At First Federal Lakewood and all our affiliate banks, implementing automation and lean are a top priority across many departments. Introducing efficient IT solutions, consolidating employee processes and cutting out excess steps are just a few ways that the banks are working towards productivity within the business.

    From startups to large corporations, Dockery believes every size business can benefit from the efficiencies gained from these initiatives—including employees and customers.

    However, Dockery warns that it’s not a one and done initiative. An internal cultural mindset needs to happen in order for automation and lean to be successful. 

    “Employees have to be behind both ideas, and it has to be cultivated within the organization first,” she said. “Awareness must be raised so the company can let go of repetitive processes and improve efficiency.”

    Where to begin?

    There are a few things to consider if you plan on implementing automation and lean into your business.

    You want to start by creating a committee with the leaders from each Line of Business. This internal group must exist so they can create rules, provide guidance, and ensure everything is being maintained as the environment changes.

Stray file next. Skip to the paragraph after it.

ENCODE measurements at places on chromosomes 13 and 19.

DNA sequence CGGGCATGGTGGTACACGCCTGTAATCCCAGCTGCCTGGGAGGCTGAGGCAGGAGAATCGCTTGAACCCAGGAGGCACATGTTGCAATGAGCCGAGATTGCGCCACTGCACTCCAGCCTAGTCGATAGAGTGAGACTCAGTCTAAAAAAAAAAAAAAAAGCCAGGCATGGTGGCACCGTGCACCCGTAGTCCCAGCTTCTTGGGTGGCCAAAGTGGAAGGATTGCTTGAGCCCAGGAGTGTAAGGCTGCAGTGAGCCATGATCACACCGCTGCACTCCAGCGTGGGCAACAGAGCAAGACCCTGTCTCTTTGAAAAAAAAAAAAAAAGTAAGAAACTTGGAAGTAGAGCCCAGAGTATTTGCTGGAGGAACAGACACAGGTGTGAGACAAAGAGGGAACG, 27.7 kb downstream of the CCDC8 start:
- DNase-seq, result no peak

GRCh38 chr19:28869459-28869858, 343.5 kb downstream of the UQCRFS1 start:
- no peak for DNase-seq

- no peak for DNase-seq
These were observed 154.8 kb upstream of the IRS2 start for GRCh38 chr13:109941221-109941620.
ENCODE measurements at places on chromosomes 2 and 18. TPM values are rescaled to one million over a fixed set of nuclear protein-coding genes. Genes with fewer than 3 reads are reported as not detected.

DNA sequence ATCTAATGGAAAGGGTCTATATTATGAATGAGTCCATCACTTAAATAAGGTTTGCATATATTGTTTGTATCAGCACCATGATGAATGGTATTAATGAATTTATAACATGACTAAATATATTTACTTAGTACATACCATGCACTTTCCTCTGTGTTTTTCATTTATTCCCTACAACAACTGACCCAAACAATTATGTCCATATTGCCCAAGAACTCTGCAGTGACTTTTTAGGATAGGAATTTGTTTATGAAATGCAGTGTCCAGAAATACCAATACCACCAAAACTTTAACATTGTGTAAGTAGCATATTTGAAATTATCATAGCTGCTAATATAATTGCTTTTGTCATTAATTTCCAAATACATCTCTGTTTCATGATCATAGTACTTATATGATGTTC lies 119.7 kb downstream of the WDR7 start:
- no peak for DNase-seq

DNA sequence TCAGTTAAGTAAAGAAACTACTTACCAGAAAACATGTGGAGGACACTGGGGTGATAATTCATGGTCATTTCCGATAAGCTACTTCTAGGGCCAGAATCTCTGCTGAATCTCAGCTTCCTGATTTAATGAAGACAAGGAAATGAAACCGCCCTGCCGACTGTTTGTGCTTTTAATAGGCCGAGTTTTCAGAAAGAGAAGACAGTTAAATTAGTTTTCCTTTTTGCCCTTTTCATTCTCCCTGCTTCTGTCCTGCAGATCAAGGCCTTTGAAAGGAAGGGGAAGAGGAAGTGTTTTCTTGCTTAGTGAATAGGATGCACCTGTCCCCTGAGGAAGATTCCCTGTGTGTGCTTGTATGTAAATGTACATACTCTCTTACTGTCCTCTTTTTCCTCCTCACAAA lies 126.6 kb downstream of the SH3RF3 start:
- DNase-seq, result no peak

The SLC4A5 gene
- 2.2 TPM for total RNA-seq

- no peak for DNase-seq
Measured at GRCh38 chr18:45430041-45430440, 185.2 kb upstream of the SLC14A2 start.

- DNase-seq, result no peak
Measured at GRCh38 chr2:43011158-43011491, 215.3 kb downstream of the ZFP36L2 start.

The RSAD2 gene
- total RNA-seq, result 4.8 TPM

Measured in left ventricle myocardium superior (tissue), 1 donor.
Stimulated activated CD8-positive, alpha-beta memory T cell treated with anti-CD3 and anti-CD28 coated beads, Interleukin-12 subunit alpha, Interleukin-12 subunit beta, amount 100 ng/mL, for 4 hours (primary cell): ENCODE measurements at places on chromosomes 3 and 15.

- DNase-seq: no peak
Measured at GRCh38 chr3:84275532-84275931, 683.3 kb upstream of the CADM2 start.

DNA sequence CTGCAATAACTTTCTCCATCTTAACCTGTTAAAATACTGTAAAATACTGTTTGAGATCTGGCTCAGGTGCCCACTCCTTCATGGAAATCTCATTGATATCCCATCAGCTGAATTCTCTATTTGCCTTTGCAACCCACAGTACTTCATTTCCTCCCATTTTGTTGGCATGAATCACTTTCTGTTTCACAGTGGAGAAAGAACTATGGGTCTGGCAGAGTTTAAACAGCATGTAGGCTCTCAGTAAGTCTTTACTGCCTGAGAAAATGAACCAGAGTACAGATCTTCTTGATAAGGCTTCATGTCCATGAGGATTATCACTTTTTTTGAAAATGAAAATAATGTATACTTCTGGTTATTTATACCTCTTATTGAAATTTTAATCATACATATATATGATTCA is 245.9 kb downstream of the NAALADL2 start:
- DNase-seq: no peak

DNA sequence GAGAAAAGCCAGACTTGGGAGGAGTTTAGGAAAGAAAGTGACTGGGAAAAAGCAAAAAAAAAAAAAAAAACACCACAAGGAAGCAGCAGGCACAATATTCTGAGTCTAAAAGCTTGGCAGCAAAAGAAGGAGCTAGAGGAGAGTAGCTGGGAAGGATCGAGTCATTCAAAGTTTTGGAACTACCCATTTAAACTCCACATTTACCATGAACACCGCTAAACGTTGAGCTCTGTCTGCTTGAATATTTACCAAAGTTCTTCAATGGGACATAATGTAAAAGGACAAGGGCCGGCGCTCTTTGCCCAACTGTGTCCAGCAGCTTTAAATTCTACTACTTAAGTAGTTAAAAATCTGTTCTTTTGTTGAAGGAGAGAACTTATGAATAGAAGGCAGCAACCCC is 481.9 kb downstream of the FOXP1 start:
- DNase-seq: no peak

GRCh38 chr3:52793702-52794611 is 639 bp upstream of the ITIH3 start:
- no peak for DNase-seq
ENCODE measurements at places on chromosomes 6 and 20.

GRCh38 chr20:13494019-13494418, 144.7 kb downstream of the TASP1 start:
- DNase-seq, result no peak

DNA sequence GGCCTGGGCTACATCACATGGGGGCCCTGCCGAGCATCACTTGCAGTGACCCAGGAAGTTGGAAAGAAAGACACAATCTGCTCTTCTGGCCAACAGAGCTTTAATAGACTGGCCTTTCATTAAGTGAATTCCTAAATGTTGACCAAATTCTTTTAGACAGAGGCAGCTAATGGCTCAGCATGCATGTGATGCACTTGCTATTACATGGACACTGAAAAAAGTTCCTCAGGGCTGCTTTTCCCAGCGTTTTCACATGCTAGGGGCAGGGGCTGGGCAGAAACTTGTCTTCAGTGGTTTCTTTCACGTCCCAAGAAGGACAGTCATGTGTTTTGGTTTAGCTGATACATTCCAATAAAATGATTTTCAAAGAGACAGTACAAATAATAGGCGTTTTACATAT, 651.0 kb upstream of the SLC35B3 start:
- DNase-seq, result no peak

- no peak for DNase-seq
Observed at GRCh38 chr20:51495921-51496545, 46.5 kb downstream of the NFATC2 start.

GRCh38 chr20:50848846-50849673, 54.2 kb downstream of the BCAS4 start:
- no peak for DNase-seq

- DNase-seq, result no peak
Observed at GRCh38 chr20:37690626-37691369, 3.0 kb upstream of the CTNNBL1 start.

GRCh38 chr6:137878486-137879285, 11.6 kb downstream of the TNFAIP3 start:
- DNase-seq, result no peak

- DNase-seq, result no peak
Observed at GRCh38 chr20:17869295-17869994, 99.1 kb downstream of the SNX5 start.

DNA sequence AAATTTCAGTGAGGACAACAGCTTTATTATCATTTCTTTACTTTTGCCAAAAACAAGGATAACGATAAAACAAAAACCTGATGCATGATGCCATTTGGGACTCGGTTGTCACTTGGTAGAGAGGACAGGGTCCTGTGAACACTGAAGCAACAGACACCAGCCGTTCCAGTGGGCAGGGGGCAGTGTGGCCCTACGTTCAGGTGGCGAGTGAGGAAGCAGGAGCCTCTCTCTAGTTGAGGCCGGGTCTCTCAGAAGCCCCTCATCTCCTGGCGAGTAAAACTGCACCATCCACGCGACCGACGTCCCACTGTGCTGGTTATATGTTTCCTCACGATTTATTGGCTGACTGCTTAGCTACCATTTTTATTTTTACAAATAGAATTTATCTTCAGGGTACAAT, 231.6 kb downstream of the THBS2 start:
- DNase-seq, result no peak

“You must have strong leaders backing and supporting this initiative,” Dockery said. “Once that’s in place, there needs to be training, communication via company-wide townhall meetings and meetings with employees to walk them through the ideas. This way, everyone understands the culture you’re trying to cultivate.”

    Once a committee is in place and has created ideas for their department, a decision can be made on where automation and lean should occur within the organization.

    “Look at the company as a whole,” Dockery said. “The departments with the most processes and most employees will be the first to benefit from automation and lean. Look at the financials in those areas and start digging into it from there.”

    Beyond the initial step of creating a team, Dockery recommends tracking KPI’s around each process that you’re going to automate and lean.

    “I recommend having quick wins,” she said. “Take those wins and use them as examples when you’re in the beginning stages of implementing the processes. This may help you boost the overall confidence amongst the groups.”  

    Emerging trend in the world of automation and lean 

    As for the future, Dockery sees one emerging trend on the horizon for automation and lean. 

    In the automation sphere, hyperautomation is the latest buzzword. Hyperautomation is an approach that an organization uses to rapidly identify, vet and automate processes and covers everything from IT to business processes. 

    “Hyperautomation utilizes multiple technologies and platforms ranging from RPA, AI to machine learning,” Dockery said. “However, it isn’t about the technologies, it is about a new approach to business and IT processes.”

    No matter how big or small your business is, everyone can benefit from implementing automation and lean. While it may seem overwhelming to begin, the end result can leave you with large rewards.